Digital certificates were developed for a reason: to validate online environments and support legitimate commerce and transactions. Whether it is Transport Layer Security (TLS), or its older predecessor, Secure Sockets Layer (SSL), these protocols have become critical to sustaining security over networks, the internet, email, messaging, and even voice over IP (VoIP). Public Key Infrastructure (PKI), in which certificates play such a vital role, is the cornerstone of data protection, identity confirmation, online payment systems, trust, and even getting “found” through search engines, since they generally direct searches toward safer sites, namely those with properly configured and maintained PKI.
Thanks to the power of our SSL certificate management tool Keyhub, we recognized that we had a solution that provided us with an opportunity to illuminate the state of practice and typical problem areas across many of the world’s key industries.
In a previous post, we focused on the global retail sector, where we looked at the top fifty most visited websites. There were some surprises for readers in terms of the large number of organizations we found with certificate problems – with some organizations having one in five of their SSL certificates invalid! Large investments in security can be put at risk, and there are consequences for day-to-day business, too.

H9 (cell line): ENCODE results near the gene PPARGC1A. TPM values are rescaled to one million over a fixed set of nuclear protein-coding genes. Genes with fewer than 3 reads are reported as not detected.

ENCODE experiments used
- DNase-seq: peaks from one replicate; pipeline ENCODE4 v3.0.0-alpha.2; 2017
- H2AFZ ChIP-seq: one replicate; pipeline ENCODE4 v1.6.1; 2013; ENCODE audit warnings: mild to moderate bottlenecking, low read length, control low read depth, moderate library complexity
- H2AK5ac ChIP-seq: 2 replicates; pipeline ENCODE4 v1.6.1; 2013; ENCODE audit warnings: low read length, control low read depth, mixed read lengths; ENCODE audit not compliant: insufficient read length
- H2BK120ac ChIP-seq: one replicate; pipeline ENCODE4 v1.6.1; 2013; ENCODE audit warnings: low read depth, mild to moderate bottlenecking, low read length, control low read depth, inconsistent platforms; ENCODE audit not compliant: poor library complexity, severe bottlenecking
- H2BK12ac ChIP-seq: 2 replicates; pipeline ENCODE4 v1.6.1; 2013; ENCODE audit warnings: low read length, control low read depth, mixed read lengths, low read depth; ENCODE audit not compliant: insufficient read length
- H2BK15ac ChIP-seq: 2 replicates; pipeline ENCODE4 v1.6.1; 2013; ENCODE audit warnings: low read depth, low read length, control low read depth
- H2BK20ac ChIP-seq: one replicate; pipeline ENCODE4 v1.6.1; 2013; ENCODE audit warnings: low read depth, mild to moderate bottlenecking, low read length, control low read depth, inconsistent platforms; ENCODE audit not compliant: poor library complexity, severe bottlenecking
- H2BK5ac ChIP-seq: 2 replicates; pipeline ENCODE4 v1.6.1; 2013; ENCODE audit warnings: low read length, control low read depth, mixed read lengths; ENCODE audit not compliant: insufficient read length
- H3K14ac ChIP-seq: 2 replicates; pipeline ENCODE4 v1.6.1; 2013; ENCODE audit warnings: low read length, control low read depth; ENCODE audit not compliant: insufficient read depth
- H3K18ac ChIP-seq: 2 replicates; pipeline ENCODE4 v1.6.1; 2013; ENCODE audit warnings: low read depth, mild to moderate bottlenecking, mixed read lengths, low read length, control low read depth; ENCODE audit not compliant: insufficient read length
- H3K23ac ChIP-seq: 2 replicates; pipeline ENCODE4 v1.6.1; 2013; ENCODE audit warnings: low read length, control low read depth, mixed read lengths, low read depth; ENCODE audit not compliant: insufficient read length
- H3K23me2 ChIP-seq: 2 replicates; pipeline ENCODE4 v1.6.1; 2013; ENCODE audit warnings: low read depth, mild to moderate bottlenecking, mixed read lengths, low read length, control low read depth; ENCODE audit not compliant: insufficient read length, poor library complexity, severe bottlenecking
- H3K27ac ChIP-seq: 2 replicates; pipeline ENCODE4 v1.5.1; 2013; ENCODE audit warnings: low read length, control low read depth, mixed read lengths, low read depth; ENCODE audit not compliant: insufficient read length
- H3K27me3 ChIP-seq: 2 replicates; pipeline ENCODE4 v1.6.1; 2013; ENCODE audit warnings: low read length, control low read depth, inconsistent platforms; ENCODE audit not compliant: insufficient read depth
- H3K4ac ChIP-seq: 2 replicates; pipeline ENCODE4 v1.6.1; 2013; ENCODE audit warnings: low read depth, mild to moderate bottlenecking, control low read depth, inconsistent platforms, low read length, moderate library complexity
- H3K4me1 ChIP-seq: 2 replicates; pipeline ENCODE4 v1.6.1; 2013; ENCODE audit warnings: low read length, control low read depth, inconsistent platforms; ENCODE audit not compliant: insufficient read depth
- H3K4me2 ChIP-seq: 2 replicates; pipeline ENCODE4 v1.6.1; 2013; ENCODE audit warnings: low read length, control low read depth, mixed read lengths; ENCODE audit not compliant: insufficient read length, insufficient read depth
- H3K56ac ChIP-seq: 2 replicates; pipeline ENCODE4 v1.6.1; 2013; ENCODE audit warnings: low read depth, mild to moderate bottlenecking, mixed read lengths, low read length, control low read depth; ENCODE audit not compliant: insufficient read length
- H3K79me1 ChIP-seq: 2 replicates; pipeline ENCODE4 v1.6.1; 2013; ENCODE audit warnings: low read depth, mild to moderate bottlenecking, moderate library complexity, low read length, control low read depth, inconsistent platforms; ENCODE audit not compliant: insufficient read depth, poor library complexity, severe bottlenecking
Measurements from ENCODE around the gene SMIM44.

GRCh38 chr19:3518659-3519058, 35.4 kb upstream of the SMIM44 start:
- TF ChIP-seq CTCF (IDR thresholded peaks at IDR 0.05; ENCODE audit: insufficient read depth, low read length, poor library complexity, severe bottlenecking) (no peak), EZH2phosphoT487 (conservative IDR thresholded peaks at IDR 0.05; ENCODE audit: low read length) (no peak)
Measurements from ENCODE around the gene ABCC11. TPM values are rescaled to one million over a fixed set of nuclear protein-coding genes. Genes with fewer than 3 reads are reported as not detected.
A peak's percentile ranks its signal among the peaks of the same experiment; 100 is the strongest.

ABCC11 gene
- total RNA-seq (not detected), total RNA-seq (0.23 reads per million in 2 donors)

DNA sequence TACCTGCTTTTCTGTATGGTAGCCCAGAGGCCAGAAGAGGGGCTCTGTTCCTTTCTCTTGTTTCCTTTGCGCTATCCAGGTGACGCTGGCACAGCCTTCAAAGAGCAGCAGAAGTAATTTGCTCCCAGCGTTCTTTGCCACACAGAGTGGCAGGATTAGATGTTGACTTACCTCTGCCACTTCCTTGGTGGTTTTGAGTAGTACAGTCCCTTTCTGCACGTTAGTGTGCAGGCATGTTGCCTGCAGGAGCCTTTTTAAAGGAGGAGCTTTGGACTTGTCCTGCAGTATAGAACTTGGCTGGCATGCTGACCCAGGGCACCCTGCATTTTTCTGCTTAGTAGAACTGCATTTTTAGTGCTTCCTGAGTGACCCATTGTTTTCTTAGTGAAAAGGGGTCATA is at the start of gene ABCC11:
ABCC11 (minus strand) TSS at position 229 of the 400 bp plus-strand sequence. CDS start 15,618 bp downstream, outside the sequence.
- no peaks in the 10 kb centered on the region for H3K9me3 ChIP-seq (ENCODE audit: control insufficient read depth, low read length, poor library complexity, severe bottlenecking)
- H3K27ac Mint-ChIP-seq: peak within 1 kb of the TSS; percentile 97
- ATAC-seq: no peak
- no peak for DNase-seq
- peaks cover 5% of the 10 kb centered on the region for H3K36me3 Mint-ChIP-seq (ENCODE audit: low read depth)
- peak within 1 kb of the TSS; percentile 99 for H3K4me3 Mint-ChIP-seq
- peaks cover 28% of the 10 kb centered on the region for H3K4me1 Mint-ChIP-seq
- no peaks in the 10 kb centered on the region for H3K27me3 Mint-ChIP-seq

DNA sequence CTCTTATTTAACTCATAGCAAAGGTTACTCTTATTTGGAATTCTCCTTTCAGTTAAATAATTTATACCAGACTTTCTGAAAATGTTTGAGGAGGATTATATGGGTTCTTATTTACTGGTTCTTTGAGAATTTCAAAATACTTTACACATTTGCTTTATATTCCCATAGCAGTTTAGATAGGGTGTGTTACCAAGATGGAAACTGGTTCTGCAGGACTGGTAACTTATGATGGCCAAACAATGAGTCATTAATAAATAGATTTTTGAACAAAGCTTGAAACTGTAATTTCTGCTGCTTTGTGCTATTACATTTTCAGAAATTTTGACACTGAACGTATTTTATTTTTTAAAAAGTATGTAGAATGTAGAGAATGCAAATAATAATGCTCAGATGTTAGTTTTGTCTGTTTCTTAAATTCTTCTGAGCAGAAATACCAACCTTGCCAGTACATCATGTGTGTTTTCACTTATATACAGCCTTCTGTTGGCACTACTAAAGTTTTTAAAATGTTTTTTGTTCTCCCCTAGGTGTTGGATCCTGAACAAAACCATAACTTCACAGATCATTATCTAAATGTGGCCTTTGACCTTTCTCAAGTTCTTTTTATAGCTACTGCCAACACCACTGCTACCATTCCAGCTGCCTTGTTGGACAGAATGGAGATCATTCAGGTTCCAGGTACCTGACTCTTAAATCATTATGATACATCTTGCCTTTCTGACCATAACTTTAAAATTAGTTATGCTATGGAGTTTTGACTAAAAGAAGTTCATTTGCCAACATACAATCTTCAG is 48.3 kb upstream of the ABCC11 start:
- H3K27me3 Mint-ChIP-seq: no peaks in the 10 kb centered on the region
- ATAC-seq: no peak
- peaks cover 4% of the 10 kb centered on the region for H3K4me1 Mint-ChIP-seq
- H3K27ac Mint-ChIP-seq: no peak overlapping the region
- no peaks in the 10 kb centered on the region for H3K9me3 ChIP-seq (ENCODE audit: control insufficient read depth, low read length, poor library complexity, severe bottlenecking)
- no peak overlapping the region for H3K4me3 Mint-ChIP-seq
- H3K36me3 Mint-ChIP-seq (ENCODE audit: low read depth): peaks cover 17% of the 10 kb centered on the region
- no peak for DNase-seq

Data from the banking sector has encouraging characteristics but also aspects that are worrisome.
The shape of the problem
As has been well documented, the bad certificate problem has been a factor in a great many corporate hacks. It is practically a “welcome” sign for would-be attackers. Of course, PKI certificate problems represent an obvious security risk but they also contribute to poor website performance, and sudden unexpected glitches that can interrupt transactions. Finally, of course, those problems need to be fixed. Whether it is staff time or a vendor or consultant, fixing something that shouldn’t have been “broken” in the first place wastes financial resources. Banking organizations are particularly at risk.
According to a recent Deloitte report, 2019 Banking and Capital Markets Outlook, the global banking system is both bigger and more profitable than it was in the wake of the 2008 recession and how holds total assets of some $124 trillion, up from some $96 trillion a decade ago.
With those vast sums as a target everyone from state-sponsored hackers (for example, from North Korea), to lone actors, like the individual who hacked her way into obtaining personally identifiable information on millions of CapitalOne customers (100 million in the US and 6 million in Canada, to be exact), are trying to find a way to get in.
There are many other tales of loss around the Globe. A recent report by SWIFT, the global financial transaction messaging service, noted that four out of every five of all fraudulent transactions were issued to beneficiary accounts in East and South East Asia, and while about 70 percent of attempted thefts were USD-based – hacks involving European currencies have been on the increase.
And, according to the most recent Verizon Data Breach Investigation Report, 2018 saw 598 incidents, 146 with confirmed data disclosure across both financial and insurance industries. The Verizon researchers said there were another 40,000 attacks on web application authentication mechanisms driven by banking Trojan botnets.